Do you feel pain around your kneecap when you bend or straighten your knee? Does it hurt your knee to go up or down the stairs? This knee pain is known as patellofemoral joint dysfunction (PFJD) and can be due to a multitude of reasons. The kneecap is a key bony structure of the knee which connects to different muscles, bands of fascial tissue, and other bones of the knee to allow effective movement and force production. When this is disrupted, a thorough Physiotherapy assessment should be conducted to allow for a personalised treatment plan. This blog will discuss the potential causes of Patellofemoral Joint Dysfunction, common symptoms, and how to treat it effectively, especially under the guidance of a Physiotherapist.
Knee Patellofemoral Joint Dysfunction
Causes, Symptoms, Diagnosis And Treatment
What Causes Knee Patellofemoral Joint Dysfunction?
The following are some potential causes of patellofemoral joint dysfunction:
- Previous injury to the knee
- A sudden increase in activity over the past few days/weeks e.g. playing tennis 2-3 times a week from initially not playing at all.
- Repetitive movements involving knee bending and straightening e.g. going up and down stairs frequently.
- Misalignment of the kneecap with the other bones of the knee joint – thigh bone and shin bone. This can be due to a muscle strength imbalance, or excessive tightness in the structures surrounding the kneecap.
Symptoms of Knee Patellofemoral Joint Dysfunction
- Dull aching pain in the front of your knee, around the kneecap, or underneath it.
- Pain worsens with bending the knee, especially when standing on it, for example:
- Squatting or kneeling
- Stepping up/down stairs
- Sitting with your knees bent for extended periods
How Is Knee Patellofemoral Joint Dysfunction Diagnosed?
Your physiotherapist will conduct a full movement assessment for the knee joint, as well as perform some dynamic functional tests such as squatting, going up and down stairs slowly and assessing the tracking (movement) of the patella whilst bending the knee. Pain during these tests, when combined with your history of symptoms, will likely lead to a diagnosis of Patellofemoral Joint Dysfunction. Imaging is usually recommended if you have sustained a traumatic injury to the kneecap and a fracture is suspected.
How Do I Manage Knee Patellofemoral Joint Dysfunction?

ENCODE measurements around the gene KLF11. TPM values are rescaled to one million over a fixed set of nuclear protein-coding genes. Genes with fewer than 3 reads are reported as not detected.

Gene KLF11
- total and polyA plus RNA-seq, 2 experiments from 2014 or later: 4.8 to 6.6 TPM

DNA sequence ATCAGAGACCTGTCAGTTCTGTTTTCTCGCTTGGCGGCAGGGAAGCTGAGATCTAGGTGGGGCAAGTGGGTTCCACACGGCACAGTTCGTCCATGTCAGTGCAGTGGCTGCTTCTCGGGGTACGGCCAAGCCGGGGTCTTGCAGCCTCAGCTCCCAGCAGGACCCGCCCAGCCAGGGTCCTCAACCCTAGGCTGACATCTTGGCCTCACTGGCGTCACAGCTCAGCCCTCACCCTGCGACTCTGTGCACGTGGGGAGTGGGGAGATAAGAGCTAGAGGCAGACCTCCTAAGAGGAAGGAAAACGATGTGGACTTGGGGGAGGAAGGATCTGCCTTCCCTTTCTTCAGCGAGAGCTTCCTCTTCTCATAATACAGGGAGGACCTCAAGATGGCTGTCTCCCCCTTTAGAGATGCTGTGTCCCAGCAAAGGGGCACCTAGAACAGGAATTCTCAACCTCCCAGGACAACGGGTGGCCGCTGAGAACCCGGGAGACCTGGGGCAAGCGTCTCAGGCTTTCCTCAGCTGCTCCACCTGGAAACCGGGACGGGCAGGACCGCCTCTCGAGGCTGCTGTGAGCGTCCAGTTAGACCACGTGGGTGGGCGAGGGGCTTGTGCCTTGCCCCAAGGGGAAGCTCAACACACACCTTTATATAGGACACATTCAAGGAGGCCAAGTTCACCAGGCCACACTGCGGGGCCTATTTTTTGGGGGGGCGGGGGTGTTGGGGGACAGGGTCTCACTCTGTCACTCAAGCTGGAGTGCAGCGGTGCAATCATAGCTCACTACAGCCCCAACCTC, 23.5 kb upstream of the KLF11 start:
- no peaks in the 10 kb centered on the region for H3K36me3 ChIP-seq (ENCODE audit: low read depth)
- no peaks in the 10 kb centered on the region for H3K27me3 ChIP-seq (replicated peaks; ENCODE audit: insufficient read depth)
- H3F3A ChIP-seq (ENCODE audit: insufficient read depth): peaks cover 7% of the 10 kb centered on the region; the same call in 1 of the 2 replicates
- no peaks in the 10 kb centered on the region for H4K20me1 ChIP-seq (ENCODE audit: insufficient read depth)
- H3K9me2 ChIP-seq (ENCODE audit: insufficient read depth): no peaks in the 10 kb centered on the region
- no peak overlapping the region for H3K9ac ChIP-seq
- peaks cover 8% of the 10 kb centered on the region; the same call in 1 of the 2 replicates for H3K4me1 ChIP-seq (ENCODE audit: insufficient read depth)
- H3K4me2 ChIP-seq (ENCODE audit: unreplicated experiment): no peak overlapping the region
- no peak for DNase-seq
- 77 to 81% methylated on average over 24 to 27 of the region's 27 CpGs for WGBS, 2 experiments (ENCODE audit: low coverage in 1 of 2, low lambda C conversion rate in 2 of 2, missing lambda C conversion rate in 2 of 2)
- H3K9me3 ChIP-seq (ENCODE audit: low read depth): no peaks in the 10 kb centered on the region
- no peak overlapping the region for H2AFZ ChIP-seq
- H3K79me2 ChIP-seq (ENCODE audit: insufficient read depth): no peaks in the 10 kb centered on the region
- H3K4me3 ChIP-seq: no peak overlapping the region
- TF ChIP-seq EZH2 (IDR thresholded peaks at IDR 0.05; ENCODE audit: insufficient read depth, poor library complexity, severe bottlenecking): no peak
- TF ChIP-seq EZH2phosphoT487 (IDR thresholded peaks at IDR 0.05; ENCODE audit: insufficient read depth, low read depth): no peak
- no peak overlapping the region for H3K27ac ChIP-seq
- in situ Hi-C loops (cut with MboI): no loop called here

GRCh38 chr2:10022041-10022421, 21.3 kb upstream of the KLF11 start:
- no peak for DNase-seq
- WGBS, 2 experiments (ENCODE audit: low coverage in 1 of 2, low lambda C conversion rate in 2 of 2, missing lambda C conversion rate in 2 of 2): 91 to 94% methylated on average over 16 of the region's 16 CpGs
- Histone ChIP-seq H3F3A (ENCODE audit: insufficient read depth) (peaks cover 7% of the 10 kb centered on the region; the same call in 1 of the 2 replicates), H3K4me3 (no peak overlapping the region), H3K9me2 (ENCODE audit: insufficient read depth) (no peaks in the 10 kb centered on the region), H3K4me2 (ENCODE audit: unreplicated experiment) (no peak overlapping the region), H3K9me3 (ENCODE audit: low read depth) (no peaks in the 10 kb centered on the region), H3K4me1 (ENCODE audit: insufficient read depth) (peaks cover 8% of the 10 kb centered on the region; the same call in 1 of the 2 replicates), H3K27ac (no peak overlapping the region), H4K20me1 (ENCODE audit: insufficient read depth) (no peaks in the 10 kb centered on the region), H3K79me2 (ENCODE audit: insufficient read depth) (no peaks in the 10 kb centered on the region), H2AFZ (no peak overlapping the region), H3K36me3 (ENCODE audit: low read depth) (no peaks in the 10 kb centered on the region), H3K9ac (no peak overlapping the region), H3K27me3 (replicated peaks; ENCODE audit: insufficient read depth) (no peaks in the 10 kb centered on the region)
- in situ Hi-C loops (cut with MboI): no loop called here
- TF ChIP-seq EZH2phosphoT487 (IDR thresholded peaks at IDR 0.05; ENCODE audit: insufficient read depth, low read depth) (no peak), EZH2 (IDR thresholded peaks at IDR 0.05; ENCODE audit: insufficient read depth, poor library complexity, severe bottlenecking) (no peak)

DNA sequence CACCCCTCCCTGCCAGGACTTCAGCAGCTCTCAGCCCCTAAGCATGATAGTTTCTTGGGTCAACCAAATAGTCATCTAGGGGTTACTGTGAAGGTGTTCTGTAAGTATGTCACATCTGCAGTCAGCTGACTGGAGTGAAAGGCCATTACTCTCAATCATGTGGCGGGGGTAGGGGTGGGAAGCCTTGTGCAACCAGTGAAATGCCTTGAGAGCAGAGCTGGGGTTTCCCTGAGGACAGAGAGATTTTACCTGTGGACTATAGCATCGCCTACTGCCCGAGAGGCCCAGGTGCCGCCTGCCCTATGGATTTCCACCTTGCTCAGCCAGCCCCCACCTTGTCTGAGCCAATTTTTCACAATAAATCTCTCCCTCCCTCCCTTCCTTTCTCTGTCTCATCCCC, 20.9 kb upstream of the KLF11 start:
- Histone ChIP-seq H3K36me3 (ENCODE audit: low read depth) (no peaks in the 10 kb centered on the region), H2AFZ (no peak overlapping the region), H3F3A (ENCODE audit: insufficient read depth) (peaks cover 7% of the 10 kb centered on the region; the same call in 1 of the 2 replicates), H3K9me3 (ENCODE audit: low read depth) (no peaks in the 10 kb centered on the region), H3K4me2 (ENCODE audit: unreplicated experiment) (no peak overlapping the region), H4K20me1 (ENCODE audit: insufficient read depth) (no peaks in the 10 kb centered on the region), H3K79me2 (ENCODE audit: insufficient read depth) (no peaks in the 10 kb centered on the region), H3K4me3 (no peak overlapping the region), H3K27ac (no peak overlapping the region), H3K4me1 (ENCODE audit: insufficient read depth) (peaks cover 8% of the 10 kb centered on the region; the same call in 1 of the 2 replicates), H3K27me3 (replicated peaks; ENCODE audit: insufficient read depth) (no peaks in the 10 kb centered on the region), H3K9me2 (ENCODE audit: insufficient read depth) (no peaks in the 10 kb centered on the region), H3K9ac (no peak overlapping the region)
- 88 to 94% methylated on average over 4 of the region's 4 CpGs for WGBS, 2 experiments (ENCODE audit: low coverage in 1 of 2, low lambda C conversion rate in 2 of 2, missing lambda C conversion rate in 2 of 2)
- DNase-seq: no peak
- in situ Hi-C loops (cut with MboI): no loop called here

Initially, to reduce inflammation and pain in the patellofemoral joint, it is recommended to apply an ice pack or anti-inflammatory cream to the area. Also, avoid activities that may aggravate the pain. For example, take a lift instead of the stairs, and continue with light walks instead of intense running. This ‘relative rest’ means reducing activity instead of stopping it altogether.
After the pain begins to subside, it is vital to focus on regaining efficient movement and function of the knee through a combination of manual treatment (e.g. muscle tension release) and resistance training to reduce tightness and increase the strength of surrounding muscles such as the quads, iliotibial band and hamstrings. A foam roller or a spiky massage ball will help release any tension you may have at home, by increasing blood flow to tight muscles. (Check out our collection at the following link: Spikey Ball – Masnad Health Clinic)
Some exercise recommendations are as follows:
1. Gentle Cycling
This is a great exercise to keep the knee moving, strengthen the lower limb muscles and improve your range of movement. Compared to walking or running, cycling does not impact the joint directly and thus aids in the recovery of the structures. Cycling is recommended for up to 30 minutes 3-4 times a week, within pain limits.
Supporting the knee joint by strengthening the quads is an excellent way to support the patellofemoral joint as it offloads forces away from the inside of the joint itself. A simple exercise to do this is to perform a squat: Start standing with feet shoulder-width apart, and lower your body by bending at the hips and the knees (careful not to let your knees cross your toes as this may be painful). When your hips reach a level point to the knees, stand back up by pushing through your hip muscles and straightening your legs. Do this slowly, 10 times for 3 sets. Repeat daily, and monitor your pain levels throughout. A minor level of pain is okay, but if it exceeds this and is a sharp pain, stop the exercise and seek advice from your physiotherapist.
This is also a great exercise to build strength in your legs, especially your glute muscles in the hips and also hamstring muscles supporting the knee. Start by taking a step forward with one leg, and then lowering your body down to the ground, until your hips, knees and ankles are at right angles. Then lift your body off the ground and step your other leg forward. Repeat 10 times for 3 sets daily. Depending on your pain and exercise tolerance, the exercise can be regressed and progressed under the guidance of your physiotherapist.
With the above exercises, be sure to pay close attention to the alignment of your kneecap so that it does NOT do either of the following:
- The knee goes past the foot – this may lead to more pain as the patella moves further down the joint and creates more stretch for the attached tendons.
- The knee moves inwards towards the centre of the body and not in line with the toes – this can lead to unnecessary forces on the inside of the knee joint and may lead to excessive pain.
If you are concerned about a potential knee Patellofemoral Joint Dysfunction injury in your knee/s and want to set up a holistic plan to alleviate the pain and achieve optimal healing and recovery, feel free to Call or Book Online with one of our Bankstown Physiotherapists or Chiropractors today!